9th Judicial District takes on Domestic Violence
Domestic Violence is the most prevalent criminal offense in our community. In 2001, there were 494 domestic violence cases prosecuted in the 9th Judicial District; 39 of those cases were felonies. Domestic Violence occurs throughout our society and is no more prevalent in one ethnic, cultural, or socioeconomic group than another. It is sadly ironic that some people will treat the people they profess to love the most in a way they would never treat a friend or co-worker.
The term domestic violence, as it is used in the criminal justice system, can sometimes be confusing to the public. A domestic violence offense is any violation of the criminal law when the victim and the offender are in, or have been in, an intimate relationship. An intimate relationship includes spouses, former spouses, unmarried couples, or persons who are both the parent of the same child. People sometimes think that a domestic violence offense must require extensive injury including bruising, cuts, and broken bones. That is not the case. Violations of restraining orders, harassment, trespass, and false imprisonment are classified by law as domestic violence cases when the victim and offender are in an intimate relationship.
Historically, problems between couples and spouses were generally viewed as “family problems” by law enforcement, and charges were only brought in the most aggravated cases. That method of addressing domestic violence began changing about 15 years ago when we began learning that domestic abuse is frequently cyclical and often escalates in both frequency and degree of injury. In the late 1980s, law enforcement began to take a more proactive approach with domestic violence. Offenders were arrested and prosecuted with the belief that intervention could result in changing the behavior of the offender. Domestic violence offenders can generally be classified as first offenders who commit misdemeanor crimes and repeat misdemeanor offenders or felony offenders.
In the 9th Judicial District, the primary goal is eliminating the recurrence of criminal behavior. For first offenders, we seek to eliminate criminal behavior through education and counseling, not punishment. That is generally accomplished for first offenders who commit misdemeanors through court-mandated counseling by therapists who have been specifically trained and certified in domestic violence counseling. The typical domestic violence counseling program lasts 36 weeks. Offenders are ordered into counseling as a condition of probation. If an offender does not complete the counseling, probation is revoked and jail can be ordered.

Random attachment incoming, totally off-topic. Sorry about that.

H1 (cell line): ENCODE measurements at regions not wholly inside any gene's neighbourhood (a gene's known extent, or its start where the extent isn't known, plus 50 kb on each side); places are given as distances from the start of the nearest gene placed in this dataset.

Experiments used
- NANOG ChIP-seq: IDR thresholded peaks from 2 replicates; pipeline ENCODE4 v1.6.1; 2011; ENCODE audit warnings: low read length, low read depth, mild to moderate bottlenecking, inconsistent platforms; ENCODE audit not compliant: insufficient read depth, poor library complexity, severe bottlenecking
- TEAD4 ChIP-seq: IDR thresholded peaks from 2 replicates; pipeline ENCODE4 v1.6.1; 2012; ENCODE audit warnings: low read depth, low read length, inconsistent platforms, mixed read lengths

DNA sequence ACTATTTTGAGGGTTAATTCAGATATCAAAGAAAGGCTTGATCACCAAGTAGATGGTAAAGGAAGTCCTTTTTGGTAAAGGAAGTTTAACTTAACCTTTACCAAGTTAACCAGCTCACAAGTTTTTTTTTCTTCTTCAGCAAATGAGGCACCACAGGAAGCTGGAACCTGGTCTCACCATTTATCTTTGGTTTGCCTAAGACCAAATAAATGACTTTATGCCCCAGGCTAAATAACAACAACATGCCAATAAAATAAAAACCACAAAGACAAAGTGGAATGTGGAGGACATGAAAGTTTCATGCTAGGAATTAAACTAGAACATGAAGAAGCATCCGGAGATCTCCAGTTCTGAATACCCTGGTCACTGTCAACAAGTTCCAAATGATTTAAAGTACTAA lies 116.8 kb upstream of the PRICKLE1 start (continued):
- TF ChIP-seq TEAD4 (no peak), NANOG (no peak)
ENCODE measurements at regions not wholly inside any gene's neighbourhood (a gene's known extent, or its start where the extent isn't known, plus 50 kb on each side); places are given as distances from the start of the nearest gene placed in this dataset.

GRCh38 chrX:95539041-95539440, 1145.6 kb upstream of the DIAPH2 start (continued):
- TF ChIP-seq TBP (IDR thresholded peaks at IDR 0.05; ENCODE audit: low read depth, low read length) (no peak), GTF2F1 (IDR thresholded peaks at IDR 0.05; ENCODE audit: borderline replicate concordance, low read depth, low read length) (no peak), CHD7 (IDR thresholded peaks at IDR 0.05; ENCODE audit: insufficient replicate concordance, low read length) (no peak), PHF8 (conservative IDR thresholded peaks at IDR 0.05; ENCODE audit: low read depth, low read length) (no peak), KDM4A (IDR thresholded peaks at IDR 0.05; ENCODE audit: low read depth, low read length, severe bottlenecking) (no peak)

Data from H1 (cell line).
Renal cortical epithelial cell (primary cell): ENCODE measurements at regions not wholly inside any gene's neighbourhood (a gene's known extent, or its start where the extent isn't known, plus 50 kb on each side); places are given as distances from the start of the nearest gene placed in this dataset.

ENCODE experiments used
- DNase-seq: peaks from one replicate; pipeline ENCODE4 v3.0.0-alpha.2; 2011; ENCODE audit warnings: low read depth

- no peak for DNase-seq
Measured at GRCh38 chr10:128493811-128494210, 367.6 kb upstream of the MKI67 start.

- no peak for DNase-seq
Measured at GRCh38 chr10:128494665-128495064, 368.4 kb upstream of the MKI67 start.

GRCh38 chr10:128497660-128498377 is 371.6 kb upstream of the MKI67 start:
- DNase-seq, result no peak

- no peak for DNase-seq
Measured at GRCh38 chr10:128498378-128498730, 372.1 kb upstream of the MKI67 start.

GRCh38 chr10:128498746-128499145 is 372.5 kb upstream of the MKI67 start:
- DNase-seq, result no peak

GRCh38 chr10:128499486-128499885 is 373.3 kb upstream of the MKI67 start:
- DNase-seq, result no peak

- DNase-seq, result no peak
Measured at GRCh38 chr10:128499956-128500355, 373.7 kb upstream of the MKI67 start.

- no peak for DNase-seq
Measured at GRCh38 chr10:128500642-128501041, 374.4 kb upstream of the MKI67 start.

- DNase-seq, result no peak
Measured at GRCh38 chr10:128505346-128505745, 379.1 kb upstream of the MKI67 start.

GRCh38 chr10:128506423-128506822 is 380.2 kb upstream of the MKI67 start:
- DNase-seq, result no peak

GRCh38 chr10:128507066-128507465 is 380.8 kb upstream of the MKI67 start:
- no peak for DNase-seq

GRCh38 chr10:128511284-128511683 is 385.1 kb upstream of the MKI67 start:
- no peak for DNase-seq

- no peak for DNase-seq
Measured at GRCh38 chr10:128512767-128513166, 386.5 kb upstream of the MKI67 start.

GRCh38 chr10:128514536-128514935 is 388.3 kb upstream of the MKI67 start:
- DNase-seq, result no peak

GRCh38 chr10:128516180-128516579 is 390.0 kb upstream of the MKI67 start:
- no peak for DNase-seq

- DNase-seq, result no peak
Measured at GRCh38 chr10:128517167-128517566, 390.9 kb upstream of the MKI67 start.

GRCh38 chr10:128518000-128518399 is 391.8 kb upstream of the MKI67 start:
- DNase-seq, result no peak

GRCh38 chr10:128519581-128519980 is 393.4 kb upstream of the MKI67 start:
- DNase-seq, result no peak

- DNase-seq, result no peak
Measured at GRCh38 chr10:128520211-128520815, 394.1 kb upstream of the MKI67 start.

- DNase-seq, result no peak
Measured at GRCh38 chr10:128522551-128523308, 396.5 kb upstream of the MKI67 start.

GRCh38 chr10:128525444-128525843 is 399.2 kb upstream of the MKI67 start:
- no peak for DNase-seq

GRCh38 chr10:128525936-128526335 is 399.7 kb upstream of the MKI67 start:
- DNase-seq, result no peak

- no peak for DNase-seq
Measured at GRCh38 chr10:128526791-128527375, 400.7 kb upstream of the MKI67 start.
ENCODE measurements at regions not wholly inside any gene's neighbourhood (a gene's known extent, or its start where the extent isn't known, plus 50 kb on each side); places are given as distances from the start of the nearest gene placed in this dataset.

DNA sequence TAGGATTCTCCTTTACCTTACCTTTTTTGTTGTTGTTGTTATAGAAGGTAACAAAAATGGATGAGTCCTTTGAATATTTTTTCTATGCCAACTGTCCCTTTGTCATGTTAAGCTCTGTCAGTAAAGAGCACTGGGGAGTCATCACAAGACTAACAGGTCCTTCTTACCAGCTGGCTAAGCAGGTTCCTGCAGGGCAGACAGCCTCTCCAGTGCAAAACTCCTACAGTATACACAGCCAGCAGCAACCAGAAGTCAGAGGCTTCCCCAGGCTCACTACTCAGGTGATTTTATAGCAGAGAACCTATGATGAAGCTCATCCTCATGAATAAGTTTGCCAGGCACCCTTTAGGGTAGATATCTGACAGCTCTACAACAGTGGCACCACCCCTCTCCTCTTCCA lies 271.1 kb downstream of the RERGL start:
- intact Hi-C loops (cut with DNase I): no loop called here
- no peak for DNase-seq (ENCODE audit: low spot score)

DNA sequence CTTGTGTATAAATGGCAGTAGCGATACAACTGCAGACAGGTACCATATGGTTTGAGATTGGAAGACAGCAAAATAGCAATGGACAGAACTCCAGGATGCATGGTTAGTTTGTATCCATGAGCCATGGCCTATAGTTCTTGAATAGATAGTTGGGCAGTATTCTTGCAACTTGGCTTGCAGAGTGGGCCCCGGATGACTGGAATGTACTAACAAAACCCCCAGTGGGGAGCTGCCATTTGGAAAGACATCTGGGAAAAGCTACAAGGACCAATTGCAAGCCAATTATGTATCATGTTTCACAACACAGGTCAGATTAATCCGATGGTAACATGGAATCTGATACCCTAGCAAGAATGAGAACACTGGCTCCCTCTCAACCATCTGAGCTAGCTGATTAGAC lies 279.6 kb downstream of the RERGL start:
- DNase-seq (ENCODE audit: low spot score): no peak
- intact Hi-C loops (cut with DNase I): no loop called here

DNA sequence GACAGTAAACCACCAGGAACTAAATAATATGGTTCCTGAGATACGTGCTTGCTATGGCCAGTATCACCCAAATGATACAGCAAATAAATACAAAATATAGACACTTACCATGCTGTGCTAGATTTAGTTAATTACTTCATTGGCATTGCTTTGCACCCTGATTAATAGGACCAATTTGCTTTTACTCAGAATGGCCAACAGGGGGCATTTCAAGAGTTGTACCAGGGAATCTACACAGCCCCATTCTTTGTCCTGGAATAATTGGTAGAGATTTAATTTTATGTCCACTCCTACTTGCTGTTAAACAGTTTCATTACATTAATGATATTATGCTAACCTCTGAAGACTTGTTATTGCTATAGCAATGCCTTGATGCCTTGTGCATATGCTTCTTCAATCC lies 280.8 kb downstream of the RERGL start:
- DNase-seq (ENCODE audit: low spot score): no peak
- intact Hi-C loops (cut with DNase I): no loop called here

While our goal for repeat misdemeanor offenders and felony offenders is to eliminate the criminal behavior, we are more likely to use incarceration as the means to accomplish that goal than counseling alone for such offenders.
Because of the dynamics of relationships where domestic violence occurs, victims frequently have counseling needs of their own. While victims cannot be ordered into counseling, it can be provided to them at no cost through the Crime Victims Compensation program. Victims of domestic violence may apply for assistance with the Crime Victims Compensation Board. In the absence of insurance, the board will generally pay for medical treatment, short term housing, and counseling for victims of domestic violence. The children of domestic violence victims who are victimized by living in a violent home are also eligible for funds for counseling. The Crime Victims Compensation Board is comprised of 3 citizen volunteers and is administered by the District Attorney’s Office. Funds awarded by the board come from fines imposed on all offenders as a part of their sentences. The D.A.’s Office then seeks restitution for the cost of the award from the offender as part of the sentence to reimburse the Crime Victims Compensation Fund.
The consequences for committing an act of domestic violence often extend beyond the sentence the court may impose. Convicted offenders who are immigrants may be deported. Offenders of domestic violence offenses involving weapons or assaults will forfeit their right to possess firearms and be subject to federal prosecution should they be found with a firearm.
In an effort to mitigate some of the consequences of an act of domestic violence while maintaining the goal of intervention and counseling, the District Attorney’s Office has established a domestic violence diversion program. First offenders who commit domestic violence offenses which do not result in bodily injury are eligible for the domestic violence diversion program. The diversion includes education and limited counseling about domestic violence. Upon successful completion of the diversion program, the case is dismissed and the collateral consequences of a domestic violence are avoided. From the prosecution perspective, the goal of intervention and counseling has been met and the criminal conduct modified. Repeat offenders are not eligible for diversion.
The prosecution of domestic violence is often a difficult thing for all involved. But we firmly believe that it is only through intervention that we can help eliminate this needless cause of death, physical and emotional injury, and broken homes. To ultimately succeed in ending domestic violence in our homes, we must all be proactive. When we become aware that a family member, friend or co-worker is a victim of domestic violence, we all have a responsibility to intervene. Victims can be referred to agencies that can help. We must all work together to end the tragedy of domestic violence in our communities.
For those wishing more information about domestic violence, please contact the Victim/Witness Assistance Program at the District Attorney’s Office at 970-945-8635
Ninth Judicial District
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